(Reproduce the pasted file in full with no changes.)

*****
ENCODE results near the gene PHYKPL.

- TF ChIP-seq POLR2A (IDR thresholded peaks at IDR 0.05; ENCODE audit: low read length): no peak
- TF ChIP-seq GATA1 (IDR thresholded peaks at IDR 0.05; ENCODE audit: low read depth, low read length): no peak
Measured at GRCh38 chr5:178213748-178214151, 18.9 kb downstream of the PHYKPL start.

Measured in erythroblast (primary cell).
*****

ENCODE results near the gene PHYKPL.

- TF ChIP-seq POLR2A (IDR thresholded peaks at IDR 0.05; ENCODE audit: low read length): no peak
- TF ChIP-seq GATA1 (IDR thresholded peaks at IDR 0.05; ENCODE audit: low read depth, low read length): no peak
Measured at GRCh38 chr5:178213748-178214151, 18.9 kb downstream of the PHYKPL start.

Measured in erythroblast (primary cell).